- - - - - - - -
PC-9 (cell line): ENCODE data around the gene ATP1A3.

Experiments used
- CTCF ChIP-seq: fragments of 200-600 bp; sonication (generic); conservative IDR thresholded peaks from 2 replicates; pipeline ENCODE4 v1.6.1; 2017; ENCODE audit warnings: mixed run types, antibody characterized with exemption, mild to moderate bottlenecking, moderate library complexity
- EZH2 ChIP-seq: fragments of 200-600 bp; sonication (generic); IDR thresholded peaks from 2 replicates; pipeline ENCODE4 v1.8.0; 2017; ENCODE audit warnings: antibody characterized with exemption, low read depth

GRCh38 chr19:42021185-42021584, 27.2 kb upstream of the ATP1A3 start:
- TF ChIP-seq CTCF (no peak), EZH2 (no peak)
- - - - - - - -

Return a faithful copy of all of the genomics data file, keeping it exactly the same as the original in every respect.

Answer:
PC-9 (cell line): ENCODE data around the gene ATP1A3.

Experiments used
- CTCF ChIP-seq: fragments of 200-600 bp; sonication (generic); conservative IDR thresholded peaks from 2 replicates; pipeline ENCODE4 v1.6.1; 2017; ENCODE audit warnings: mixed run types, antibody characterized with exemption, mild to moderate bottlenecking, moderate library complexity
- EZH2 ChIP-seq: fragments of 200-600 bp; sonication (generic); IDR thresholded peaks from 2 replicates; pipeline ENCODE4 v1.8.0; 2017; ENCODE audit warnings: antibody characterized with exemption, low read depth

GRCh38 chr19:42021185-42021584, 27.2 kb upstream of the ATP1A3 start:
- TF ChIP-seq CTCF (no peak), EZH2 (no peak)